Intern Pool Improvements between Various .NET Framework versions

October 8, 2012

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As you probably know, .NET supports string interning for better memory usage of .NET applications. String literals are automatically interned by the runtime, while any other string can be interned by an explicit call to String.Intern. I will not go into details regarding string interning, if you are not familiar with the concept, you can get started by reading the MSDN documentation for the String.Intern method. In this post, I would like to write about one of the implementation details of the .NET intern pool, specifically, where it is stored and how the storage strategy was changed between recent .NET framework versions.

The following code is a portion from a simple console application that loops endlessly, asks the user how many strings to intern, and interns the requested amount of unique strings (please ignore the possible overflow and other possible bugs, it is just a quick sketch). The application is compiled for framework 4.5, Any CPU (prefer 32 bit is not checked) and is run on a 64bit machine.

   1: public static void Main(string[] args)

   2: {

   3:     int iterationCount = 0;

   4:  

   5:     do

   6:     {

   7:         int numberOfStringsToIntern = ReadUserInput();

   8:  

   9:         Console.WriteLine("Interning {0} Strings", numberOfStringsToIntern);

  10:         string stringPrefix = String.Format("Iteration {0}", ++iterationCount);

  11:         Intern(stringPrefix, numberOfStringsToIntern);

  12:  

  13:     } while (true);

  14: }

  15:  

  16: private static void Intern(string stringPrefix, int numberOfStringsToIntern)

  17: {

  18:     for (int stringIndex = 0; stringIndex < numberOfStringsToIntern; ++stringIndex)

  19:     {

  20:         string str = String.Format("{0} - {1}", stringPrefix, stringIndex);

  21:         String.Intern(str);

  22:     }

  23: }

To see what happens when a string is interned, we will launch the application under WinDbg, and will place a breakpoint just before the call to String.Intern (line 21 above).

   1: 0:000> .loadby sos clr

   2: 0:000> !bpmd Program.cs:48

   3: Found 1 methods in module 000007fbdcc02f90...

   4: MethodDesc = 000007fbdcc03938

   5: Adding pending breakpoints...

   6: 0:000> g

When the debugger stops, the str variable should be on the stack, let’s find it and inspect who is holding a reference to it.

   1: 0:000> !dso

   2: OS Thread Id: 0xdd8 (0)

   3: RSP/REG          Object           Name

   4: rax              000000e78ca47660 System.String    Iteration 1 - 0

   5: rbx              000000e78ca475c8 System.String    {0} - {1}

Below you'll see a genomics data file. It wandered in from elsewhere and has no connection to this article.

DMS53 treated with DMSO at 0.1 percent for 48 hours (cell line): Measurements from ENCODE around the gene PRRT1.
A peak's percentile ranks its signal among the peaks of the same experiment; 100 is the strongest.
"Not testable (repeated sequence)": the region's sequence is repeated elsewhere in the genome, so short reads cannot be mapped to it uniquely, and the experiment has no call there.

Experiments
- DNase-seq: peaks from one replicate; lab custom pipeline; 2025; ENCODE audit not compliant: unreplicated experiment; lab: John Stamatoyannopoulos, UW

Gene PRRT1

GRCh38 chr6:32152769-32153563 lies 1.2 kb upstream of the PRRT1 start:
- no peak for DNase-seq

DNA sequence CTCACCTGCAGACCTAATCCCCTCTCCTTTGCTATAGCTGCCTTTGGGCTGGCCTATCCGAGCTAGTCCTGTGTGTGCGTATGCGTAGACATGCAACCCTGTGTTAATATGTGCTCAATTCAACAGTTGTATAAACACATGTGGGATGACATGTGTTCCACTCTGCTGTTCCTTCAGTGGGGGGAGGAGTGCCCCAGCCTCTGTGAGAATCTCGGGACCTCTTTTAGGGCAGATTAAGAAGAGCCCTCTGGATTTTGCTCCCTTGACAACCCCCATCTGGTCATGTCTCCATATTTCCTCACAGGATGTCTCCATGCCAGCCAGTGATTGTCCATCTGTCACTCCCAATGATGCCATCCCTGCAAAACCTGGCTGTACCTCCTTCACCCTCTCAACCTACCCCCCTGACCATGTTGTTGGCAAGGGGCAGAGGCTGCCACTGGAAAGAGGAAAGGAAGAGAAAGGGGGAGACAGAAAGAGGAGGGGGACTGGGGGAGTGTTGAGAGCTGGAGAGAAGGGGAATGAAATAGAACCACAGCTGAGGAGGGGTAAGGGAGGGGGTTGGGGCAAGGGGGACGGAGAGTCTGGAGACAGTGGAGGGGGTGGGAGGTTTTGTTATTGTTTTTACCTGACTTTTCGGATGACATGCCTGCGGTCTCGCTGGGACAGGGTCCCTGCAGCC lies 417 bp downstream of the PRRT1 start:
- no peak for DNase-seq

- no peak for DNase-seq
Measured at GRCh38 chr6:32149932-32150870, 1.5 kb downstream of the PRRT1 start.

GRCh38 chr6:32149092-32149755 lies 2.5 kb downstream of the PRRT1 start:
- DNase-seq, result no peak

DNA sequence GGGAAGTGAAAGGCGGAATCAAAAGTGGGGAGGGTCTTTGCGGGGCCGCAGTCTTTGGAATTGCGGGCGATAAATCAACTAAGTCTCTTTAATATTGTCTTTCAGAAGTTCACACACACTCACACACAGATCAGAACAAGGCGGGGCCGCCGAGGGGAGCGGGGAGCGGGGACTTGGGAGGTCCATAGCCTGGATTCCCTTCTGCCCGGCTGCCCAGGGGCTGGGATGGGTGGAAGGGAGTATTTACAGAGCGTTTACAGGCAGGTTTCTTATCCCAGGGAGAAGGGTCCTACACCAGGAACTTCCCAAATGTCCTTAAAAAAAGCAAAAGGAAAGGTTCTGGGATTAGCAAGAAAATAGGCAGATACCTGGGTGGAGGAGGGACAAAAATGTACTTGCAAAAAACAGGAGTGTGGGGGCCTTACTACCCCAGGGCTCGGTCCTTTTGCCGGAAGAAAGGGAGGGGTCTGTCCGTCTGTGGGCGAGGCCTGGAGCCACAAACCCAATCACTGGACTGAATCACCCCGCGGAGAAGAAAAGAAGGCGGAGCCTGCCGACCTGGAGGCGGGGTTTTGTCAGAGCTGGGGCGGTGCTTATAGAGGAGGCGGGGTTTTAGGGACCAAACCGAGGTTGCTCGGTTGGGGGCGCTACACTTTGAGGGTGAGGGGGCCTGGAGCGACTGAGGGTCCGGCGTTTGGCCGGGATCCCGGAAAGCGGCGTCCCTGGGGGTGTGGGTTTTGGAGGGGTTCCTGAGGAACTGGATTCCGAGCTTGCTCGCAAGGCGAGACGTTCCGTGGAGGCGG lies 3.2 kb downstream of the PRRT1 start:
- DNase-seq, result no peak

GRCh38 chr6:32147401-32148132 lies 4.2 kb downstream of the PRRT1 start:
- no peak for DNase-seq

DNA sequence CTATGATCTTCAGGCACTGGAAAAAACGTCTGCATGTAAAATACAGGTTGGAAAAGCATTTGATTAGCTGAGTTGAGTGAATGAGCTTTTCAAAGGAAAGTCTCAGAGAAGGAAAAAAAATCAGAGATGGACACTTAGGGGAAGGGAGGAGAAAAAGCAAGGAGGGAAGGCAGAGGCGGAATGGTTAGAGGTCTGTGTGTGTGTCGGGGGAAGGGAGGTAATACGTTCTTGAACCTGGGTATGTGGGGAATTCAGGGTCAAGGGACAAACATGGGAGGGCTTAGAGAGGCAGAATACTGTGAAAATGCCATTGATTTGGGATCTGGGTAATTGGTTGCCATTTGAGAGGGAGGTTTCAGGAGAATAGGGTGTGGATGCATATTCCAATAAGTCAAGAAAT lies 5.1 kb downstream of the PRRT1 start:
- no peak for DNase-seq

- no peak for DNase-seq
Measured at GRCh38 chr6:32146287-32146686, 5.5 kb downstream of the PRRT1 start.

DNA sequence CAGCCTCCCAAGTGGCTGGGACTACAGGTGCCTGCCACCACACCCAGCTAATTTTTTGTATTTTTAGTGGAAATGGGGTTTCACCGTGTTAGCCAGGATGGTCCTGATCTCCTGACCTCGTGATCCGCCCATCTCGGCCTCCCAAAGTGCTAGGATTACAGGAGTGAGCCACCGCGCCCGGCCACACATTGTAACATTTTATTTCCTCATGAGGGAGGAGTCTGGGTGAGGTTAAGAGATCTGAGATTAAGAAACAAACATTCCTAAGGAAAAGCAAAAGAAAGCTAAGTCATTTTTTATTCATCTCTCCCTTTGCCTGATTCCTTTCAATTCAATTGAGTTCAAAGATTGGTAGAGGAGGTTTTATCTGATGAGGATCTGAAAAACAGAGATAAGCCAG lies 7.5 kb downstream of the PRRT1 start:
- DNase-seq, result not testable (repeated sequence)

6: rdx              000000e78ca45540 System.Text.StringBuilder

   7: rbp              000000e78ca47598 System.String    Iteration 1

   8: 000000E78AA2E9B8 000000e78ca47450 System.Int32

   9: 000000E78AA2E9D8 000000e78ca47450 System.Int32

  10: 000000E78AA2E9E0 000000e78ca42de8 System.String    Iteration {0}

  11: 000000E78AA2E9F0 000000e78ca47598 System.String    Iteration 1

  12: 000000E78AA2EA50 000000e78ca42d80 System.Object[]    (System.String[])

  13: 000000E78AA2EB88 000000e78ca42d80 System.Object[]    (System.String[])

  14: 000000E78AA2ECA8 000000e78ca42d80 System.Object[]    (System.String[])

  15: 000000E78AA2ECB0 000000e78ca42208 System.Security.Policy.Evidence

  16: 000000E78AA2EE68 000000e78ca42d80 System.Object[]    (System.String[])

  17:  

  18: 0:000> !gcroot 000000e78ca47660

  19: Found 0 unique roots (run '!GCRoot -all' to see all roots).

As we can see, prior to being interned, the string has no other roots except the rax register, and will be collected on the first garbage collection that will take place after the return from the method. Inspecting the roots again, after the call to String.Intern, will produce the following output:

   1: 0:005> !gcroot 000000e78ca47660

   2: HandleTable:

   3:     000000e78ab817e8 (pinned handle)

   4:     -> 000000e79ca43238 System.Object[]

   5:     -> 000000e78ca47660 System.String

   6:  

   7: Found 1 unique roots (run '!GCRoot -all' to see all roots).

This time, the string is being referenced by an array of objects. What other data this array contains?

   1: 0:005> !da -details -nofields 000000e79ca43238

   2: Name:        System.Object[]

   3: MethodTable: 000007fc3b48f1b8

   4: EEClass:     000007fc3aec1858

   5: Size:        1056(0x420) bytes

   6: Array:       Rank 1, Number of elements 128, Type CLASS

   7: Element Methodtable: 000007fc3b4ab4c0

   8: [0] 000000e78ca41420

   9:     Name:        System.String

  10:     MethodTable: 000007fc3b4aaee0